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Two Harbors teen rescues boy in Burlington Bay

(From left) Lincoln, Dennis, Emerson, Harrison and Danielle Massie were vacationing in Two Harbors when a wind blew Lincoln well off shore in Burlington Bay. (Photo courtesy of Danielle Massie)1 / 2
Two Harbors High School student Kate Thomasen swam out into Burlington Bay Monday to help a 9-year-old boy back to shore. (Photo courtesy of Dan Thomasen)2 / 2

Dennis and Danielle Massie have been bringing their kids to Two Harbors for eight years, but this year the trip took a dangerous turn while their son Lincoln was playing in Burlington Bay Monday.

The Massies were camping at the Burlington Bay Campground with some friends from their home in Maple Grove and went out to play on the beach for a few hours Monday afternoon. They had a large float they had been using as a family, but it had broken loose and floated out into the bay. Dennis and his daughter Emerson went out to get the float, leaving Danielle, Lincoln and the couple's youngest son Harrison on the beach.

Lincoln, 9, took the family's smaller float out into the water to play without a life jacket and while Danielle was distracted looking after four-year-old Harrison, the wind pushed Lincoln and his float 100 yards or more out into Burlington Bay.

"Before I knew it, Lincoln was way too far out," Danielle said.

It wasn't long before Lincoln was just hanging on the the side of the float and calling for his dad to come get him.

"I started just panicking not knowing what to do," Danielle said. "I can swim, I'm not a lifeguard but I can swim. I was just trying to figure out what to do and other people were talking to me and trying to figure out what to do."

Luckily, Two Harbors native Kate Thomasen had decided to go with a friend down to the beach because it was such a nice day out. Thomasen, a member of the Two Harbors High School swim team and a lifeguard during the summer, saw Danielle's growing concern and offered to swim out and help Lincoln back to shore.

"His mom was trying to get him to kick back in with the floaty, and then I offered since I am a lifeguard and on the swim team," Thomasen said.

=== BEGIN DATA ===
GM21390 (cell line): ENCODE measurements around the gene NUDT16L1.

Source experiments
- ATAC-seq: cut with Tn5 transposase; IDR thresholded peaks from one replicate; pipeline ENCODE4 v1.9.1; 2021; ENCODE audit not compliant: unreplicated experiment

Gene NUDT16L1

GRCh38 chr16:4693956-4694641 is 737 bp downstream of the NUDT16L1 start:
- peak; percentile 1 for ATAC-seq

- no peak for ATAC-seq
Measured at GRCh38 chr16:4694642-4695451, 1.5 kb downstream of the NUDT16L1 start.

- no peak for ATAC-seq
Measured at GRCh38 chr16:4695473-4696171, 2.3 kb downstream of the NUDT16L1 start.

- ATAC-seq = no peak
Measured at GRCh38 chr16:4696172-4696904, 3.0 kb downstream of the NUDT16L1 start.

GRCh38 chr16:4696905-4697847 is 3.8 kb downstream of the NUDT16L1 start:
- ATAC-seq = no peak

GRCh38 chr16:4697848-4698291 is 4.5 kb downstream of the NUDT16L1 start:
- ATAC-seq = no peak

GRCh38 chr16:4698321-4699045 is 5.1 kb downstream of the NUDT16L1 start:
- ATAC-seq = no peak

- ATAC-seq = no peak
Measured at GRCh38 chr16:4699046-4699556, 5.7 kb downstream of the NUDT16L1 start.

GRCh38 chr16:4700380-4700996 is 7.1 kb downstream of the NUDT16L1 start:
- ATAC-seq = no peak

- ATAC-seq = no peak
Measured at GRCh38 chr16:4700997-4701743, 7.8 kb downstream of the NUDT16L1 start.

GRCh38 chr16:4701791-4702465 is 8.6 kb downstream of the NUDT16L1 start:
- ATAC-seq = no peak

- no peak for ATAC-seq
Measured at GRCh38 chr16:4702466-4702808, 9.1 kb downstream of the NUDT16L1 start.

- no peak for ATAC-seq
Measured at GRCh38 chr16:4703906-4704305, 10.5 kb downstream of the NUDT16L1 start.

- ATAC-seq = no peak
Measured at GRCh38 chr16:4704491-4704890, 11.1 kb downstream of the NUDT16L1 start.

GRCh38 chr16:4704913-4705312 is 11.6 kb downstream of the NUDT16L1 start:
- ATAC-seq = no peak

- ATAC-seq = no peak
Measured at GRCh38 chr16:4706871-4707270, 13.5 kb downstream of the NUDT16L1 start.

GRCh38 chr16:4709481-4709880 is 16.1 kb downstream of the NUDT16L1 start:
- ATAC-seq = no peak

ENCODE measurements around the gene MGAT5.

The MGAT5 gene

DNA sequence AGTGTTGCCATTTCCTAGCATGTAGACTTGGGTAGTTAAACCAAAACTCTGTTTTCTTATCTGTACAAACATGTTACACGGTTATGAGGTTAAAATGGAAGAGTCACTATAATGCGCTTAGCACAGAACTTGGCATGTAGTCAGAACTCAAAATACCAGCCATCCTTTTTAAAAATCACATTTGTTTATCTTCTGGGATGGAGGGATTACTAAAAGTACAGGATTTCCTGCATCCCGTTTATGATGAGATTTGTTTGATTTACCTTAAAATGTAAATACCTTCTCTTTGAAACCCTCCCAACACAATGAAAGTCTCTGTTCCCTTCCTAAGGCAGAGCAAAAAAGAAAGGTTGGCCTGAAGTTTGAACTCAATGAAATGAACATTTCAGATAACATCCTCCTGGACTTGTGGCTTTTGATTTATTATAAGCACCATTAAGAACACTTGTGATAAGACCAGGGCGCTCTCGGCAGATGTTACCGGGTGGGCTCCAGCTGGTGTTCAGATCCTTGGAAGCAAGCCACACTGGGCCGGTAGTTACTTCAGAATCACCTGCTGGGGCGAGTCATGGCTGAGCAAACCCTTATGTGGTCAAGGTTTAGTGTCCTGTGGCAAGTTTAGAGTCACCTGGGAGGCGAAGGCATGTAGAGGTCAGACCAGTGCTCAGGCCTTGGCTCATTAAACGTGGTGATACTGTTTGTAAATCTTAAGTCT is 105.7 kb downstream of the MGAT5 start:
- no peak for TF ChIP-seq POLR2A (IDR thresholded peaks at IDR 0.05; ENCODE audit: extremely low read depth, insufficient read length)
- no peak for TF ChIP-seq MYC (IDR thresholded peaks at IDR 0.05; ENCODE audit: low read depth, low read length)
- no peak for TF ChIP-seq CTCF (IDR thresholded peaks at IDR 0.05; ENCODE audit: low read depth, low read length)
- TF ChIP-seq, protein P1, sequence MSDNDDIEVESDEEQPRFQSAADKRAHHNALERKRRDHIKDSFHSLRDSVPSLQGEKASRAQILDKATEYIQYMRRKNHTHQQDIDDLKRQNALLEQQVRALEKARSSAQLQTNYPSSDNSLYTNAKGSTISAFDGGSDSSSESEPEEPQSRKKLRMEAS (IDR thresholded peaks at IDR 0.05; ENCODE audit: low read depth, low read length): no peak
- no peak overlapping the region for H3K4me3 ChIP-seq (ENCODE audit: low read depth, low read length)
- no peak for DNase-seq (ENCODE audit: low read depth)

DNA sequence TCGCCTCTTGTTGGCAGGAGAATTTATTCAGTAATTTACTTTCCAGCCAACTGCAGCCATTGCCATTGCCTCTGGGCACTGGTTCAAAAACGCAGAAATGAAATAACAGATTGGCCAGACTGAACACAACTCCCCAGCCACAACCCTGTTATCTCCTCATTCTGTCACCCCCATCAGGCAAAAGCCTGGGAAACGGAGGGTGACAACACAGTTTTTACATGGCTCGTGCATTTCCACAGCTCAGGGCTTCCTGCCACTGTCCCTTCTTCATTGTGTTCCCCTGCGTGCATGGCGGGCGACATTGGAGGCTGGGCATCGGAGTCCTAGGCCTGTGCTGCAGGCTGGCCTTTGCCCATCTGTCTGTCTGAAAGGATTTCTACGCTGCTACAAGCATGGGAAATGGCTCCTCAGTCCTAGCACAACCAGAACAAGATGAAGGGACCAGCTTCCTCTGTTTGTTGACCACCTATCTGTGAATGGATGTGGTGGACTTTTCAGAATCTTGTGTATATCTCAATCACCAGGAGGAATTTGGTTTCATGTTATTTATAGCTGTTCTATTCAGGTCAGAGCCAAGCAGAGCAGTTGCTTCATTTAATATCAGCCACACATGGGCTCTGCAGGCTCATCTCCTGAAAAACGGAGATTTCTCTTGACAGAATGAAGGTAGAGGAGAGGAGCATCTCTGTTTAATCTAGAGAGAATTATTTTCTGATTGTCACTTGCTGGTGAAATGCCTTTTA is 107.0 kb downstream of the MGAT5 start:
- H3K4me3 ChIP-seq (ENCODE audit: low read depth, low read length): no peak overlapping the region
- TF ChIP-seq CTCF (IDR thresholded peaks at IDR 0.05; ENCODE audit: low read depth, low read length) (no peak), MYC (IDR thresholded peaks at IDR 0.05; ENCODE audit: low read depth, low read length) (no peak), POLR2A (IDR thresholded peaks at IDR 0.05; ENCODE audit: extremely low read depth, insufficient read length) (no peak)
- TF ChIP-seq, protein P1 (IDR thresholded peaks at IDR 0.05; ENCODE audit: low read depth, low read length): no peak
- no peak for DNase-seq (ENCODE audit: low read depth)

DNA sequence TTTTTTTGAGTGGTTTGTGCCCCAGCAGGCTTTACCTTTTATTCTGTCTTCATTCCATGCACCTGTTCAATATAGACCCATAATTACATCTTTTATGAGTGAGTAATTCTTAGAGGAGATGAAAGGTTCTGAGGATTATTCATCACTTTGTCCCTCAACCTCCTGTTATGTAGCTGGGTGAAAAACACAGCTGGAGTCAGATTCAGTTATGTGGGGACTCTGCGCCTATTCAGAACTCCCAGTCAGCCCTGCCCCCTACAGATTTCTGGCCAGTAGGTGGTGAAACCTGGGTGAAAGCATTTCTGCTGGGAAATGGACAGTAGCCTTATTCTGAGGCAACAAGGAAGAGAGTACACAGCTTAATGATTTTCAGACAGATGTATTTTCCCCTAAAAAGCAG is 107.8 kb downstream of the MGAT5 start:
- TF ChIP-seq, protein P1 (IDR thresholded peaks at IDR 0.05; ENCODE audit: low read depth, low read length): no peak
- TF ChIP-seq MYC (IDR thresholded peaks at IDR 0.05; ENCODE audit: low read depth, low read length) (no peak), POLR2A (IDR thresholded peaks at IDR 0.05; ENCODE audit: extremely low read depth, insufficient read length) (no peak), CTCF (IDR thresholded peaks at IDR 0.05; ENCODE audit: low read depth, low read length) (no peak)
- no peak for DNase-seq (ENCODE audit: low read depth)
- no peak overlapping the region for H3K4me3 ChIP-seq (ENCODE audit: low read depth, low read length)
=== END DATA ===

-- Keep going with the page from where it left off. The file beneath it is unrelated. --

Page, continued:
Thomasen said part of her training for the swim team requires her to swim thousands of yards at practice and the 150 yards to go get Lincoln wasn't a big deal at all. Still, Thomasen has never had to go in after someone in the pool at Two Harbors High School, much less a person floating in the sometimes choppy water in Burlington Bay.

"I have never gone out and gotten someone like that before," Thomasen said. "I knew I could do it physically so I felt pretty confident in doing it. It was just a good thing that people were around."

Lincoln, who Dennis described as a "daredevil," wasn't quite as concerned about what occurred as his parents, though.

"Mom, that's not the worst thing I've done," he said.

Still, Thomasen's quick action turned a truly dangerous situation into a learning experience and a fun, if stressful, memory of a Two Harbors vacation. Even better, a family that regularly spends a week each summer in this lakeside town has an even better impression of the people who call Two Harbors home.

Jamey Malcomb

Jamey Malcomb started as a reporter for the Lake County News-Chronicle in August 2015. Malcomb is a native of North Carolina and holds a bachelor's degree in English and history from the George Washington University and a master's degree in education from George Mason University in Fairfax, Va. Malcomb moved to Minnesota in July 2012 and previously worked as a sports clerk and news assistant at the Duluth News Tribune. He is the beat writer for the Lake County Board of Commissioners, Lake Superior School District board of education and high school sports in Lake County. 

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